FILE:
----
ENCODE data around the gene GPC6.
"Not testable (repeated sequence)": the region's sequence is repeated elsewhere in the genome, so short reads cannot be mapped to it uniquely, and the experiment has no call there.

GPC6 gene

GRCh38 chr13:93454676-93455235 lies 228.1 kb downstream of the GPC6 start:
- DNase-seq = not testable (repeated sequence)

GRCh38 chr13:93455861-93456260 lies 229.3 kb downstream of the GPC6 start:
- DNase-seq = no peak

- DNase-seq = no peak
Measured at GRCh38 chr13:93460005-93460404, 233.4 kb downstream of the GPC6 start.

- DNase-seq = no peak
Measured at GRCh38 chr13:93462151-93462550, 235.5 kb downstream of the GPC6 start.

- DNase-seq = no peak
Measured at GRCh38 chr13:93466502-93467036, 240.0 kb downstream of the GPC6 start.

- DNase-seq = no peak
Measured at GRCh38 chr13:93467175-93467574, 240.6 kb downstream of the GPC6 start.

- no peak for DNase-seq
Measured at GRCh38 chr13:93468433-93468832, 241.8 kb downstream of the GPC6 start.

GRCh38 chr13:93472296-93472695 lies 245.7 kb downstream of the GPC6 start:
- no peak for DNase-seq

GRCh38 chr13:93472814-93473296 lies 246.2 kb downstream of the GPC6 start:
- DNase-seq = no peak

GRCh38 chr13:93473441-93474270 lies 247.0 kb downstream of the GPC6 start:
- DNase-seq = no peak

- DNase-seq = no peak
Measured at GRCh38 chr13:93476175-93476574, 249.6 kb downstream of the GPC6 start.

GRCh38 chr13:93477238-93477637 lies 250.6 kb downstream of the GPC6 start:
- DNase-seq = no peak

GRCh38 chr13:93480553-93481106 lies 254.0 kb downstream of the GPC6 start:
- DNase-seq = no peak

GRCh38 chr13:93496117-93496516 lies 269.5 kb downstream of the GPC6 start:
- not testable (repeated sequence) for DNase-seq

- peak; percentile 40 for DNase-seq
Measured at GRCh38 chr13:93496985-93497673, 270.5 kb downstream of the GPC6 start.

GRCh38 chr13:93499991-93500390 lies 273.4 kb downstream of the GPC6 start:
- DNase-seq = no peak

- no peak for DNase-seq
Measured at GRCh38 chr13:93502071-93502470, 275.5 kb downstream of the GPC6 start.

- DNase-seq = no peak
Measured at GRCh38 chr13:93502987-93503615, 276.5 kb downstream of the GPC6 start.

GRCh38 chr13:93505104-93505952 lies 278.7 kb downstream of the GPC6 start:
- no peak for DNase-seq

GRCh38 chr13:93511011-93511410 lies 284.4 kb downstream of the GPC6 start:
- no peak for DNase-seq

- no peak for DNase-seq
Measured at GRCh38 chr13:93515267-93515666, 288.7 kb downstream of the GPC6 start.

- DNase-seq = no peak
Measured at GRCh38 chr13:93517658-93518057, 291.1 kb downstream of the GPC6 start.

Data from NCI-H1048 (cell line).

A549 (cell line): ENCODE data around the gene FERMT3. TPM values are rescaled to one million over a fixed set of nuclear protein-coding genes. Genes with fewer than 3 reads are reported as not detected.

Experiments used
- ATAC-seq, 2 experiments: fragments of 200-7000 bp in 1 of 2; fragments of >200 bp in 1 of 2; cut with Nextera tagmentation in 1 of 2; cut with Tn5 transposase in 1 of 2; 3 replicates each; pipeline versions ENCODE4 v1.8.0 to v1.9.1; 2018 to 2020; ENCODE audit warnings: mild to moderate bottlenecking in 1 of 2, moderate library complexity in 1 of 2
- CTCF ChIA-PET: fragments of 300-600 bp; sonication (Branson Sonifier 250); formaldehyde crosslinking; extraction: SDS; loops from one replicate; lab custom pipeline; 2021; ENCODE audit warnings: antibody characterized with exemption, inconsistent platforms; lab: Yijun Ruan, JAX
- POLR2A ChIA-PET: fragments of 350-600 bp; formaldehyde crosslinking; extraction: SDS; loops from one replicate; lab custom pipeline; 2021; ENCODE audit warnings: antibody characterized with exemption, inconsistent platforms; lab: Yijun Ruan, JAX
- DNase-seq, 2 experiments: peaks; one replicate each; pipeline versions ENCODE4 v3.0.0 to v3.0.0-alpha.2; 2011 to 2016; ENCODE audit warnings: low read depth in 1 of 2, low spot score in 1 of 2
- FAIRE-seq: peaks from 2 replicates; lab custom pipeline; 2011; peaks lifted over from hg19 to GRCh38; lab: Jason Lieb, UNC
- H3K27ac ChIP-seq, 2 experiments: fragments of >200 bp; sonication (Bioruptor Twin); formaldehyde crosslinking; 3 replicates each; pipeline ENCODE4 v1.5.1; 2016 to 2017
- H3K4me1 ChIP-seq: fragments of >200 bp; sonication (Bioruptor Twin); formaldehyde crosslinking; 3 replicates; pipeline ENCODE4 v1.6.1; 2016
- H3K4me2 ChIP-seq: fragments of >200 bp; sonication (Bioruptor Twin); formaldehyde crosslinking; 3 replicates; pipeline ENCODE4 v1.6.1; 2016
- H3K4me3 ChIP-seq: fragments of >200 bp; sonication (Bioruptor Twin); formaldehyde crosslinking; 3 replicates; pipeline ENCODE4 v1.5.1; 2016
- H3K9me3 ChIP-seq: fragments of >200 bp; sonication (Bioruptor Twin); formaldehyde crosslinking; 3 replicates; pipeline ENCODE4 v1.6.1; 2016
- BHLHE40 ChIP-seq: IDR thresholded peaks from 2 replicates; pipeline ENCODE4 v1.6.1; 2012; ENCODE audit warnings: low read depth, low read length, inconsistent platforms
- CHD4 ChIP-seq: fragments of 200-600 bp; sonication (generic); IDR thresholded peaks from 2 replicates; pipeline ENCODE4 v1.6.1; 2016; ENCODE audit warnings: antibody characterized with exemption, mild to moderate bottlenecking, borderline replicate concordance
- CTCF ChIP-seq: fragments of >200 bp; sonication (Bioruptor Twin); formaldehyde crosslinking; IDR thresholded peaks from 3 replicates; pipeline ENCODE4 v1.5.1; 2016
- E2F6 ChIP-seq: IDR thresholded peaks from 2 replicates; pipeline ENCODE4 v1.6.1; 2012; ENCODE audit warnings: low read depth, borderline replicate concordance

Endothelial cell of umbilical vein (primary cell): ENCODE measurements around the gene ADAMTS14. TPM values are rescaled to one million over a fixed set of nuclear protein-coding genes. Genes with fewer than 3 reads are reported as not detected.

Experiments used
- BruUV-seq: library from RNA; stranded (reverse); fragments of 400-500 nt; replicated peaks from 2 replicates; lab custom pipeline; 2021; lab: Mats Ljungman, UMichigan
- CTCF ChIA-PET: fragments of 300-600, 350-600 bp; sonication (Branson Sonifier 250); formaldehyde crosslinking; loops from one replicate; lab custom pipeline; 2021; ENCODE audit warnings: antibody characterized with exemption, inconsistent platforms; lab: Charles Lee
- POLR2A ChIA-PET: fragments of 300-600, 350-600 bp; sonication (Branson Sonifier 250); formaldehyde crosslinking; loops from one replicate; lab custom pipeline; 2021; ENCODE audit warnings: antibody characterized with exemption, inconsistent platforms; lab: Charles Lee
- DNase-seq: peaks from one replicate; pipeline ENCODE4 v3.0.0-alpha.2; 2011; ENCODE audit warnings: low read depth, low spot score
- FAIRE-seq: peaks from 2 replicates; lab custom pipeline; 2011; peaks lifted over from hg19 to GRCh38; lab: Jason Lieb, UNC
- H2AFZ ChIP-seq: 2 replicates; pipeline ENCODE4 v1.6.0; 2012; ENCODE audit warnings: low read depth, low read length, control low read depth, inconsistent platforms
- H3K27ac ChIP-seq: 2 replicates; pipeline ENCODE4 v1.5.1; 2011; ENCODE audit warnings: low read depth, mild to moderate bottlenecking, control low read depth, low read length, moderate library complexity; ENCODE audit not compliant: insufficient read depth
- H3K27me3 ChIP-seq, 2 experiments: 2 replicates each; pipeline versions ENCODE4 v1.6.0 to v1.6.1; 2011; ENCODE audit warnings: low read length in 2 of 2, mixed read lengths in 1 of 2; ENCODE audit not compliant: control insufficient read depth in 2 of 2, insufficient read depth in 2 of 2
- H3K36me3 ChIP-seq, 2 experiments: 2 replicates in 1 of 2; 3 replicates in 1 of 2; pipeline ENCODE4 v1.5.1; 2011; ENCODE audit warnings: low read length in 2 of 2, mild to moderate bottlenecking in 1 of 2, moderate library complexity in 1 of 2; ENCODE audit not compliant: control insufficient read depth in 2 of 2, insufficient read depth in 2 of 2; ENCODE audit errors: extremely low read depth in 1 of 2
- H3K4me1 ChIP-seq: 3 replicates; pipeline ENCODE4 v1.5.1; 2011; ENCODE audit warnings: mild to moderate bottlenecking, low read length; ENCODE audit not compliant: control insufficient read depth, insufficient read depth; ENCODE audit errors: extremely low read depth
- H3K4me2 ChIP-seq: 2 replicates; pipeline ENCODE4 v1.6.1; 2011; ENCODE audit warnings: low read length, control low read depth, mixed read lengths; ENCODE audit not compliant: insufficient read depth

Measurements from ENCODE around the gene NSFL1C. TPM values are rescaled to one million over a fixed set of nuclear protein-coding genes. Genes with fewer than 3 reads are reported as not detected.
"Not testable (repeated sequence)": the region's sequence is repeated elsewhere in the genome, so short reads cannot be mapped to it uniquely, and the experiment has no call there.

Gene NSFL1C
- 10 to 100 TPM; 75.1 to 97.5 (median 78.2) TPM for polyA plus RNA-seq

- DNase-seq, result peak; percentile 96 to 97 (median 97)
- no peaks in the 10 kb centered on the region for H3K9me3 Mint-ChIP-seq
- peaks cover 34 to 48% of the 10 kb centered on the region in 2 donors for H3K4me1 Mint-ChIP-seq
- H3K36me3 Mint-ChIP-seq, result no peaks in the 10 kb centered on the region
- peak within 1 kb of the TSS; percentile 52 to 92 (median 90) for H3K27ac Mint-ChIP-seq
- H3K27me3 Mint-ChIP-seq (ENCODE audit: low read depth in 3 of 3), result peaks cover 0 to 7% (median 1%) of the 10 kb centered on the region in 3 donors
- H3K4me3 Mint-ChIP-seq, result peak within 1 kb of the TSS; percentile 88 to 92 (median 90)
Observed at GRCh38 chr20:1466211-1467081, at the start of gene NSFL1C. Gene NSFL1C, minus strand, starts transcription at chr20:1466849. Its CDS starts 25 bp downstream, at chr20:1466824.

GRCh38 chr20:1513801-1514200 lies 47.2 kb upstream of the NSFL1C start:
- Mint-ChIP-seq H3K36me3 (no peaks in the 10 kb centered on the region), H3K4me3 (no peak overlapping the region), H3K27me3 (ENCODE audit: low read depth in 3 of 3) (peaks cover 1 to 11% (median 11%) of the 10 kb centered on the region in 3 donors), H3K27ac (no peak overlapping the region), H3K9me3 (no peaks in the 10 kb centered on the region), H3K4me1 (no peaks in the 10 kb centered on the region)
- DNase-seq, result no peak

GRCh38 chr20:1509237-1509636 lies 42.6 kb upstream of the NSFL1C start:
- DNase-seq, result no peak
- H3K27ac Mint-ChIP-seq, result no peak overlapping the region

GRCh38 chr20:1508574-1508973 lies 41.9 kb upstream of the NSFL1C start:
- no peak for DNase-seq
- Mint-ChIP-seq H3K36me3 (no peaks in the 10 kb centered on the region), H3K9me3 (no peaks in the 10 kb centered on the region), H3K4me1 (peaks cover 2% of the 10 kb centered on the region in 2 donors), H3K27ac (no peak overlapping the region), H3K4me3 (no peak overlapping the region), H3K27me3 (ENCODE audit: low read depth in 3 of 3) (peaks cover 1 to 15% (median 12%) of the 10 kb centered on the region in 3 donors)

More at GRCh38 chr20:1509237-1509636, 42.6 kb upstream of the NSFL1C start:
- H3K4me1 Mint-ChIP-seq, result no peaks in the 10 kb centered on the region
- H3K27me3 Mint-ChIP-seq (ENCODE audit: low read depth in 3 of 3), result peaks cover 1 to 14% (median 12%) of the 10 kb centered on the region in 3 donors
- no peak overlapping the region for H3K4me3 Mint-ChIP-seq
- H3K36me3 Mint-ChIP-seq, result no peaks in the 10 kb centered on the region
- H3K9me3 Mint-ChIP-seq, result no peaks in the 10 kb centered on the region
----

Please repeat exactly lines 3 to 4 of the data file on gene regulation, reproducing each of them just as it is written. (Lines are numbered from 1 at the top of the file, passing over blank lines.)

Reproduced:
GPC6 gene

GRCh38 chr13:93454676-93455235 lies 228.1 kb downstream of the GPC6 start: